Homeowners association fraud or embezzlement can happen anytime, anywhere, and anyone — even to the closest, tight-knit communities. If you want to safeguard the financial health of your community, consider these strategies to prevent HOA fraud.
Most Common Types of HOA Fraud to Look Out For
HOAs are run by a handful of people, known as the board of directors. They handle the day-to-day operations of the association, including the management of funds. If there are no checks and balances set in place, it can be very easy for a dishonest board member to commit fraud. However, HOA fraud isn’t exclusive to board members. Managers, employees, and volunteer homeowners can also commit fraud if the HOA has lax rules and standards.
What is HOA fraud? Fraud is a deliberate act of deception for the purpose of personal or financial gain. If you don’t want your community to become an unwitting victim, here are the most common types of HOA fraud that you need to look out for.
Homeowners association embezzlement is a form of theft. It involves a person taking property that was entrusted in his/her care by the association and using it for him/herself. HOA embezzlement comes in different forms. It can be a board member issuing checks made out to their name, collecting dues and payments but pocketing the funds, or altering financial documents.
HOA Mismanagement of Funds
Mismanagement or misappropriation of funds in a specific type of embezzlement. It involves a person taking HOA funds and using them for his or her personal benefit.
Kickbacks are payments or gifts that a vendor gives to a board member in exchange for hiring their company. It is also HOA fraud when a board member receives a portion of the contract money.
HOA Election Fraud
Election fraud can have many forms. The board can skip the annual elections or postpone it indefinitely to keep their positions. Individuals may also rig the election results to produce their desired outcome or forge proxy signatures to collect votes.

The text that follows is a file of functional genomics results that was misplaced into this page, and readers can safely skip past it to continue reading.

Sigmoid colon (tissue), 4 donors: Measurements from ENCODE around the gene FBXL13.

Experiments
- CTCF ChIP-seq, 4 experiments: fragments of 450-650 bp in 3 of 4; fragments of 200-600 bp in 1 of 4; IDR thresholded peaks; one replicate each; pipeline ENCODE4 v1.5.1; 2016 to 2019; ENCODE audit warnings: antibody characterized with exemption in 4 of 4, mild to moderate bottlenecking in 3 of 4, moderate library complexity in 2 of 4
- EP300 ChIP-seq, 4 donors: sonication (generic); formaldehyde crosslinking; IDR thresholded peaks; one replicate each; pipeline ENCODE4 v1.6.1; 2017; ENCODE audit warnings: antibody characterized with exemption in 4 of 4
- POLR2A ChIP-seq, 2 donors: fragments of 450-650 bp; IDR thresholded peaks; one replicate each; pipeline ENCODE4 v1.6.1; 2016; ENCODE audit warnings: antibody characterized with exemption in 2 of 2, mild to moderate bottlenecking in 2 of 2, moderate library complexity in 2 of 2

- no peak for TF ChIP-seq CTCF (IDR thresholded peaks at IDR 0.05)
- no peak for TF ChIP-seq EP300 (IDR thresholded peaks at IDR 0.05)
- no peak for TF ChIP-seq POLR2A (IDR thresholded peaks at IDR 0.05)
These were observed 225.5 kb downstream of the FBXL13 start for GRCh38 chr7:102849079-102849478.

Best Ways to Prevent HOA Fraud
HOA fraud can occur due to a lack of oversight. If you want to prevent HOA fraud, it’s important to establish checks and balances. These will make board members, managers, and employees accountable for their actions, thereby reducing the potential for fraud or embezzlement.
1. All Checks Should Be Made Out to the HOA
Sometimes, for the sake of convenience, the board may issue checks to themselves or to certain individuals. However, this makes it easy for a dishonest member to commit fraud.
To prevent check fraud, ensure that all checks are made out to the HOA. You should also limit access to the checks to prevent unauthorized persons from issuing checks out to themselves.
2. Require Double Signatures for Checks
Another way to avoid check fraud is to require signatures from two members of the board. While this strategy may not be as efficient, especially when there are emergency situations, it helps prevent HOA fraud.
An option would be to set up this rule for transactions that exceed $500. The HOA can safeguard its bank accounts without hampering the essential day-to-day operations.
3. Do Not Let Management Sign Checks for Themselves
HOA management makes life easier for board members. Your manager handles HOA operations, including financial transactions that may occur throughout the day.
However, to discourage potential fraud from your management, do not let them issue checks for their own services. They can still issue checks for third parties. But if they perform maintenance work or other services, have a board member review the invoices and issue the checks.
4. Have Board Review Financial Documents
The HOA treasurer shouldn’t be left to do all the financial tasks. One way to safeguard the HOA is to have the board (or at least two members) independently review financial documents each month. This will make it harder to alter bank statements, inflate budgets, or duplicate reimbursements.
Regularly monitoring financial documents will also make it easier to spot anomalies or errors. Whether it’s an honest mistake or a sign of HOA fraud, the board can address the issue quickly.
5. Delegate Financial Responsibilities